In 1393 Bayezid completed his conquest of Bulgaria (Bulgar), and soon afterward he laid siege to Constantinople. The blockade was to last for many years. Manuel II, like his father, pinned his hopes of rescue on the West. A great Crusade against the Turks was organized by the King of Hungary, but it was defeated at Nicopolis on the Danube in 1396. In 1399 the French marshal Boucicaut (Boucicaut, Jean II le Meingre), who had been at Nicopolis and had returned to the relief of Constantinople with a small army, persuaded Manuel to travel to western Europe to put the Byzantine case in person. From the end of 1399 to June 1403 the Emperor visited in Italy, France, and England, leaving his nephew John VII in charge of Constantinople. Manuel's journey did something to stimulate Western interest in Greek learning. His friend and ambassador in the West, Manuel Chrysoloras, a pupil of Demetrius Cydones, was appointed to teach Greek at Florence. The Pope instituted a defense fund for Constantinople. Interest and sympathy were forthcoming but little in the way of practical help. During Manuel's absence, however, the Ottomans were defeated at Ankara by the Mongol leader Timur (Tamerlane) in July 1402. Bayezid was captured and his empire in Asia was shattered. His four sons contended with each other to secure possession of the European provinces, which had been little affected by the Mongol invasion, and to reunite the Ottoman dominions. In these wholly unexpected circumstances the Byzantines found themselves the favoured allies first of one Turkish contender, then of another. The blockade of Constantinople was lifted. Thessalonica—with Mount Athos and other places—was restored to Byzantine rule, and the payment of tribute to the sultan was annulled. In 1413 Mehmed I, helped and promoted by the emperor Manuel, triumphed over his rivals and became sultan of the reintegrated Ottoman Empire.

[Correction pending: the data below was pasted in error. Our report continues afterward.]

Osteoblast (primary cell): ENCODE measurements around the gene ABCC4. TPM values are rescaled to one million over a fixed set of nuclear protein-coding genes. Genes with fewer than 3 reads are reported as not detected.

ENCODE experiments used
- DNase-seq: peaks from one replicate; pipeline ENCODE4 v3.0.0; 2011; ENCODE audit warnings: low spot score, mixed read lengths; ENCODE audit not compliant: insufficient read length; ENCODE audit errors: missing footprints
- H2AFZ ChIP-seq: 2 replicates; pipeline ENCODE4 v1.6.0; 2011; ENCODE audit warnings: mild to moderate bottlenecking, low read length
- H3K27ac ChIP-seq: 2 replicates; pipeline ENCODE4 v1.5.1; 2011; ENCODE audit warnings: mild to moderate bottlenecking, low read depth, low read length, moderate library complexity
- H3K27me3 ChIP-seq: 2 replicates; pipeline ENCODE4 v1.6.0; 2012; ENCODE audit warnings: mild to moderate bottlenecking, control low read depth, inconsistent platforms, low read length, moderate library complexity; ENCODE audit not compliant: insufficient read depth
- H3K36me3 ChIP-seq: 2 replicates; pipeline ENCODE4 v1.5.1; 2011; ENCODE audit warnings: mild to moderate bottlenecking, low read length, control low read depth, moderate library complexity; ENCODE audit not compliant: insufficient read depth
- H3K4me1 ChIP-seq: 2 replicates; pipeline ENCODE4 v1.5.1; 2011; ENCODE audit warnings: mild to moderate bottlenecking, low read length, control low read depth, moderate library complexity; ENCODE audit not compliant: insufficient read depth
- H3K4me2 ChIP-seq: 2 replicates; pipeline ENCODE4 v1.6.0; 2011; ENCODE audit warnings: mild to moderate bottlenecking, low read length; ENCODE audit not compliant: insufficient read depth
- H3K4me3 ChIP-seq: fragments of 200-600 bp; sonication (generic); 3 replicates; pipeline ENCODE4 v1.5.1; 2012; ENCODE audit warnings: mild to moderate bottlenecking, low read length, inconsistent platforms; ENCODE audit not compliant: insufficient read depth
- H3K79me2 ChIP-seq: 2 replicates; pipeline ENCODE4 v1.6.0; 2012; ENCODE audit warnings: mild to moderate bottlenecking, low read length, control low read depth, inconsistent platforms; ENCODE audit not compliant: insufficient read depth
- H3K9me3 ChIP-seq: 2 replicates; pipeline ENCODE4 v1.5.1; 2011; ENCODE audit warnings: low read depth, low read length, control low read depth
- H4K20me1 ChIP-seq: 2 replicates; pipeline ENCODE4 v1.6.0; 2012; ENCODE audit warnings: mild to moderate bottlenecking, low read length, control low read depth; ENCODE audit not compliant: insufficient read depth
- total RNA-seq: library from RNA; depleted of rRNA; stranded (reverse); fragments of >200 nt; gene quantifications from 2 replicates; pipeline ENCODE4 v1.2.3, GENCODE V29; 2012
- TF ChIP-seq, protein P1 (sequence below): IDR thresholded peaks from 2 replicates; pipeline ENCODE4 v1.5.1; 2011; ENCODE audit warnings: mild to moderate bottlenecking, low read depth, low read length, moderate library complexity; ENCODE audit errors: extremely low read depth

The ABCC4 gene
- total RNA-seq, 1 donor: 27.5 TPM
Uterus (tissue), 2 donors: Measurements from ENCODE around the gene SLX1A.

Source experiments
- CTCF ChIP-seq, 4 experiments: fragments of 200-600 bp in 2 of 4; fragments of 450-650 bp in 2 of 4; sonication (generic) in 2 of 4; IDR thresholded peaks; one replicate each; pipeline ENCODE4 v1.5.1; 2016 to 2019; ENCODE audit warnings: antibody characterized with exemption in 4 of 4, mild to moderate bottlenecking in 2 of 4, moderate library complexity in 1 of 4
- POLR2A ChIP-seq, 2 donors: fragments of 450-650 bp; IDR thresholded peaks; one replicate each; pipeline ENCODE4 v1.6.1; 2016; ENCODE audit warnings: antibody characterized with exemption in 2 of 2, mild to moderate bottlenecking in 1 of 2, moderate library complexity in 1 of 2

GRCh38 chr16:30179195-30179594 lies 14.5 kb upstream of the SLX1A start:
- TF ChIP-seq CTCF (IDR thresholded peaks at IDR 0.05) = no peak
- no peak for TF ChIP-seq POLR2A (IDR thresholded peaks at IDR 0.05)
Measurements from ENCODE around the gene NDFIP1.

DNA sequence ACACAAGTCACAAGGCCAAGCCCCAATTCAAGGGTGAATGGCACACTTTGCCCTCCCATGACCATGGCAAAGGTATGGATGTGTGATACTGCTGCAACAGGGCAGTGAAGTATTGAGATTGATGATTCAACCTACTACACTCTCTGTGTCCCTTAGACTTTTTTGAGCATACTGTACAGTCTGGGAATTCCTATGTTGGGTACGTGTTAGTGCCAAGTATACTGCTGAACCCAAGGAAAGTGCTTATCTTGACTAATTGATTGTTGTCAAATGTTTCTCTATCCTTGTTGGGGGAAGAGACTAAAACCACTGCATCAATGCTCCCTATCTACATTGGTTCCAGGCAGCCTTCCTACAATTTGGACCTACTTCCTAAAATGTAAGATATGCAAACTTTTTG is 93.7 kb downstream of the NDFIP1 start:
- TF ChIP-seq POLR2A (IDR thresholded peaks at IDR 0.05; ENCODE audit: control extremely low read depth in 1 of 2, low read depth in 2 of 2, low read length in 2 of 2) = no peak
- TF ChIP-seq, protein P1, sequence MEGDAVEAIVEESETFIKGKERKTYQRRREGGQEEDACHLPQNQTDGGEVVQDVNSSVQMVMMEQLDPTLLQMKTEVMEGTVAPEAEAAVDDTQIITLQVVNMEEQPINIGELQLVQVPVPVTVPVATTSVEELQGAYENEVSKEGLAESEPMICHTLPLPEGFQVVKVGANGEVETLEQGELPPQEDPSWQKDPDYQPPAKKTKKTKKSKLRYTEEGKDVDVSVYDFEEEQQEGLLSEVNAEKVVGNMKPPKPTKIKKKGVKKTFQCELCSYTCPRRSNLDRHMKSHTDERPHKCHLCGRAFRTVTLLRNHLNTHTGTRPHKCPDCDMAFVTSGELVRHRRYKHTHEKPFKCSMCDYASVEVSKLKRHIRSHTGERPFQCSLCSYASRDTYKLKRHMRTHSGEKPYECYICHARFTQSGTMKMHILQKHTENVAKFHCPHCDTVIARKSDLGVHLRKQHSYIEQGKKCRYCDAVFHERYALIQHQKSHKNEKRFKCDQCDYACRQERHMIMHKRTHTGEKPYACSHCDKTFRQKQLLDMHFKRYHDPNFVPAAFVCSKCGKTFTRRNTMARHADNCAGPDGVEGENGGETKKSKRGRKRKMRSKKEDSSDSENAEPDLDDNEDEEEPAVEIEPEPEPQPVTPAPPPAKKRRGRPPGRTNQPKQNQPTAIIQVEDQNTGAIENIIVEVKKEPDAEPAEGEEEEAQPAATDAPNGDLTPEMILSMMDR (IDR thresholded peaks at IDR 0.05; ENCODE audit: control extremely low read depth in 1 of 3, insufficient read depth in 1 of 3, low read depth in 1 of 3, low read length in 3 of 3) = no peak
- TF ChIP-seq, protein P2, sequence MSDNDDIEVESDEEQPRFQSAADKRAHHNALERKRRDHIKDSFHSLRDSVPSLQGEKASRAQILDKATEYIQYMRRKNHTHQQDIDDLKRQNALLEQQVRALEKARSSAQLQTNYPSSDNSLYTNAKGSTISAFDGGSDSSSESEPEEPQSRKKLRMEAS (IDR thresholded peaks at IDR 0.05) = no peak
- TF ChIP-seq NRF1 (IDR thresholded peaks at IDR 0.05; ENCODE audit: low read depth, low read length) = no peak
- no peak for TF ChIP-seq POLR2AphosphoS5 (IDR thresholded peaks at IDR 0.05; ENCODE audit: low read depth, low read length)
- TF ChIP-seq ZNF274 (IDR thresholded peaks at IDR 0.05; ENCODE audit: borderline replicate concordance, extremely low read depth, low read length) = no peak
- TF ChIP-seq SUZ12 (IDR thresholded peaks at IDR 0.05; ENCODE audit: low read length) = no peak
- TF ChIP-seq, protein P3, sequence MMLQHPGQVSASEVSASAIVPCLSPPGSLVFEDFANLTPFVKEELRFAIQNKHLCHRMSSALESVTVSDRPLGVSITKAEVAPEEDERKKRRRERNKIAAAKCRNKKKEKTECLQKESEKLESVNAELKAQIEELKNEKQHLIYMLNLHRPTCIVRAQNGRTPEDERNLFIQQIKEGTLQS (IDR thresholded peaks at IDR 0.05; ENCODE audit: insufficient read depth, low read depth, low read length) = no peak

During his reign, from 1413 to 1421, the Byzantines enjoyed their last respite. Manuel II, aware that it could not last, made the most of it by strengthening the defenses and administration of the fragments of his empire. The most flourishing province in the last years was the Despotate of Morea. Its prosperity had been built up first by the sons of John Cantacuzenus (who died there in 1383) and then by the son and grandson of John V—Theodore I and Theodore II Palaeologus. Its capital city of Mistra became a haven for Byzantine scholars and artists and a centre of the last revival of Byzantine culture, packed with churches, monasteries, and palaces. Among its scholars was George Gemistus Plethon, a Platonist who dreamed of a rebirth of Hellenism on Hellenic soil.

Final Turkish assault